Is an NBA team headed to Seattle?

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Is an NBA team headed to Seattle?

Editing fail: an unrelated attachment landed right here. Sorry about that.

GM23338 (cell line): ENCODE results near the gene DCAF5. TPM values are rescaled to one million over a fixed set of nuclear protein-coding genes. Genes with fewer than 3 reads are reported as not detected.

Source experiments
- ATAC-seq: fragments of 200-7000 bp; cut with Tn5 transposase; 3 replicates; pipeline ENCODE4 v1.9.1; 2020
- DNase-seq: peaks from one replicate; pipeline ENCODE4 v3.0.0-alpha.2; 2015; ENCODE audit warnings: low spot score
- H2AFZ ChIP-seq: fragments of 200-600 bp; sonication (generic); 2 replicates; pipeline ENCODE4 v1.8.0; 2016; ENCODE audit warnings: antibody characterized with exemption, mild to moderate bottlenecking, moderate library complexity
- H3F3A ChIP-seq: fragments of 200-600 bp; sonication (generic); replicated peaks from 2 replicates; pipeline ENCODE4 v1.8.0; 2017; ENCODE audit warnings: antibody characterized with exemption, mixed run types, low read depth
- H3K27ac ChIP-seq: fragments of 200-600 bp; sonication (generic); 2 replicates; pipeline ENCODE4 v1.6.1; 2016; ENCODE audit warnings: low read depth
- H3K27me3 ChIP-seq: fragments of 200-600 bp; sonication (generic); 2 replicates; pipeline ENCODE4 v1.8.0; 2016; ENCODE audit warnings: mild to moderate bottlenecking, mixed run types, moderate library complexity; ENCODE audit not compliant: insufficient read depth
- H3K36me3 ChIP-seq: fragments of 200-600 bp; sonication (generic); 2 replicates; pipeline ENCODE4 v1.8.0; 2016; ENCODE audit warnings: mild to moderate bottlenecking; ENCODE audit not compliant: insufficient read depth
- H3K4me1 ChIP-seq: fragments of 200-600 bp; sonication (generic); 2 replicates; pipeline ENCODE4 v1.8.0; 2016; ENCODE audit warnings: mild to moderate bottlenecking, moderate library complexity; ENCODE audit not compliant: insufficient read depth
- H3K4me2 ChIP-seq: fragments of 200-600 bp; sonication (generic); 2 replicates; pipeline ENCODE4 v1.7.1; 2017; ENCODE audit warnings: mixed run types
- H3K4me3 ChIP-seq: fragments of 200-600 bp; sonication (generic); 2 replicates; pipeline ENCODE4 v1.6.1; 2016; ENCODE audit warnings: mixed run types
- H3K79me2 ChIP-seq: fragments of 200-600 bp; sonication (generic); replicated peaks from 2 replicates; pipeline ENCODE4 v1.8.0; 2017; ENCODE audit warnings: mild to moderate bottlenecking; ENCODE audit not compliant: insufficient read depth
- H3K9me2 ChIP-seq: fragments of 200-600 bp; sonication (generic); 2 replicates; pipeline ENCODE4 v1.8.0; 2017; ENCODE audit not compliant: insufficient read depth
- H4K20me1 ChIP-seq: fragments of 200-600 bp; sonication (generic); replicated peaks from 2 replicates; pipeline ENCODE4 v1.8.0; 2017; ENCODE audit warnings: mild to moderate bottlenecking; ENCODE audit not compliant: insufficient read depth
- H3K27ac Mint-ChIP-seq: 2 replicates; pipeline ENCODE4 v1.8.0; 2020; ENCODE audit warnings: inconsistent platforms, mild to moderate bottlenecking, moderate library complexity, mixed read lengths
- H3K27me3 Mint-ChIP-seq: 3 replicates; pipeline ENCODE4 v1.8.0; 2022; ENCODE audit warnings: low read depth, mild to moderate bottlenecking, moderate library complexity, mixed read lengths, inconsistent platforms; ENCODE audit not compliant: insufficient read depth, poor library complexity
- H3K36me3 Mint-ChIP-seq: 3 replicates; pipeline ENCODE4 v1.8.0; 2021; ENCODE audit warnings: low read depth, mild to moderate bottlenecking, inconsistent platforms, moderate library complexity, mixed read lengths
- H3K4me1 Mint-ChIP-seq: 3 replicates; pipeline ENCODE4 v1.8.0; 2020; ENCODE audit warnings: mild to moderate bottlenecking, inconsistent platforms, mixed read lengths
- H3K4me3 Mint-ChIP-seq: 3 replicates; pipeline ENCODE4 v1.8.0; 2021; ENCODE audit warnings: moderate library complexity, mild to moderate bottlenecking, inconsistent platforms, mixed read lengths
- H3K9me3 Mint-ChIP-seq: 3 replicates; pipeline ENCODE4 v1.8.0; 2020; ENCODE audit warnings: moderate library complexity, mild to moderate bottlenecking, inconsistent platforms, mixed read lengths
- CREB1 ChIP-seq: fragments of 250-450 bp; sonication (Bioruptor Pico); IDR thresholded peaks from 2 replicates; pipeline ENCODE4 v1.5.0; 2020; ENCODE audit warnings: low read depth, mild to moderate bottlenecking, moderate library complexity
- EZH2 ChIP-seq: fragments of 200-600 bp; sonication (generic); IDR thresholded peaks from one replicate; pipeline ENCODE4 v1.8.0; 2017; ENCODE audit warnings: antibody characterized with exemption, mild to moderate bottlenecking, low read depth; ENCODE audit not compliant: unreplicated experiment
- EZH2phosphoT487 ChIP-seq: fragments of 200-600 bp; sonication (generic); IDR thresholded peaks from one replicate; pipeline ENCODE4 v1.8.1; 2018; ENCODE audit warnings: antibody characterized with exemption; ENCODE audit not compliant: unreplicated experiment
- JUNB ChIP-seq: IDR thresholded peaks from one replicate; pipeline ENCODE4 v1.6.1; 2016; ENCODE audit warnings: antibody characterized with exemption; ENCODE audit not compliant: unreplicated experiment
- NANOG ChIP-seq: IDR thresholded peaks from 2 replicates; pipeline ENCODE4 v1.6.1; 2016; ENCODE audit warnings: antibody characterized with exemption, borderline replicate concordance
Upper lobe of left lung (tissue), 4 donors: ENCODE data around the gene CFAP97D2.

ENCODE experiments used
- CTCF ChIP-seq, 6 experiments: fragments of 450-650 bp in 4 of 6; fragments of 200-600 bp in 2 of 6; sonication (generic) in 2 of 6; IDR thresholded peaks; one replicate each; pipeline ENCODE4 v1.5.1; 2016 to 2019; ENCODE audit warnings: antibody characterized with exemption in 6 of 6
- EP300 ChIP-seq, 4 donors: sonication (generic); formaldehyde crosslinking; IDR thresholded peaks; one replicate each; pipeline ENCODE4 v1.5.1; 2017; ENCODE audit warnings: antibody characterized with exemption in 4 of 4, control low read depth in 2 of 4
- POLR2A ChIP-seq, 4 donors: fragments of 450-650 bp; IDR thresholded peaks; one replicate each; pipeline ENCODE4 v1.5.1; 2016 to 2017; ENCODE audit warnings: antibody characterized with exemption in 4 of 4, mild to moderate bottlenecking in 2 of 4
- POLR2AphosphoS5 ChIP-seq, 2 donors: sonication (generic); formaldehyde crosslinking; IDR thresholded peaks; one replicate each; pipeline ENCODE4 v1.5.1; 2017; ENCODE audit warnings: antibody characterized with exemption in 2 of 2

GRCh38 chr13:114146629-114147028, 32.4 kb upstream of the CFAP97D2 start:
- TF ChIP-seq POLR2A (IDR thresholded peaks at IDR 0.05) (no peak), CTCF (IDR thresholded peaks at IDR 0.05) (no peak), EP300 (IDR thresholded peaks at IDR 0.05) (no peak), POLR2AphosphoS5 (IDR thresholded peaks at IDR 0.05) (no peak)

From Comcast SportsNetSEATTLE (AP) -- A wealthy hedge-fund manager won approval Monday for his plan to bring professional men's basketball and hockey back to Seattle, with initially skeptical City Council members agreeing to put up 200 million for a new arena after he promised to personally guarantee the city's debt.Council members voted 6-2 to approve Chris Hansen's plan for a 490 million arena near the Seahawks and Mariners stadiums south of downtown."I was a skeptic when this came forward because I was worried about our taxpayers," said Councilwoman Sally Bagshaw. "The fact that we have a personal guarantee from Mr. Hansen ... that makes a big difference."At the end, we're going to have something the city is proud of."Seattle hasn't had an NBA team since 2008, when the SuperSonics moved to Oklahoma City and became the Thunder, devastating their fans here. It's been quite a bit longer since Seattle had major-league hockey: The Metropolitans, who won the Stanley Cup in 1917, disbanded in 1924.The Edmonton Oilers is one NHL team already discussing possible relocation to Seattle after plans for a proposed 475 million arena in Edmonton were thrown into doubt earlier this month.Though the franchise said it still hopes to reach a deal with Edmonton on a new arena, owner Daryl Katz, team president Patrick LaForge and Kevin Lowe, president of hockey operations, were in Seattle for meetings Monday about a possible relocation.The Oilers said in a statement that the team is listening to proposals from a number of potential NHL markets.Hansen, of San Francisco, is a Seattle native, an early investor in Facebook and a big Sonics fan who approached Seattle Mayor Mike McGinn last year in hopes of building a new arena to attract an NBA team and hopefully an NHL team as well. KeyArena, where the Sonics played, is considered outdated and financially unviable. The 200 million in public financing would be repaid by arena-related taxes.The deal Hansen worked out with the mayor's office met with resistance at City Council, where members worried about the effect of more traffic in what is a crucial shipping corridor, thanks to the nearby Port of Seattle, and about creating competition for the publicly owned KeyArena, which turned a profit last year.But Hansen made a number of concessions and won over a majority. In addition to personally guaranteeing the debt payments, he agreed to kick in more money for transportation improvements and 7 million for KeyArena, and he agreed to buy the new arena back from the city for 200 million at the end of the 30-year use agreement if that's what the city wants.He also agreed to be independently audited to assure that he's worth at least 300 million."I want to thank all of Seattle's elected officials and their staffs for their willingness to roll up their sleeves and work with us to get us to this point," Hansen said in a written statement. "Today's vote demonstrates that by listening to each other and working hard to address the concerns of all stakeholders that we can make the arena a reality and bring professional basketball and hockey back to Seattle."The King County Council already approved the original deal but needs to approve the revised version.Under the deal, the arena proposal will undergo an environmental review that could take a year. The review will look at whether other sites, including Seattle Center, where KeyArena is, should be considered.The two city councilmen who opposed the deal, Richard Conlin and Nick Licata, said that while it might be good as far as stadium deals go, that doesn't mean it's a good use of public money. Conlin said that when new businesses typically move into the city, the taxes they generate are a benefit to the city. In this case, he said, the city is giving away 200 million in tax revenue up front, only to collect it back later on.Licata said professional sports franchises aren't like nonprofit cultural organizations like operas or symphonies, which don't threaten to skip town when money's tight."What some citizens see is that those who have a lot of money are using public resources to get more money," he said.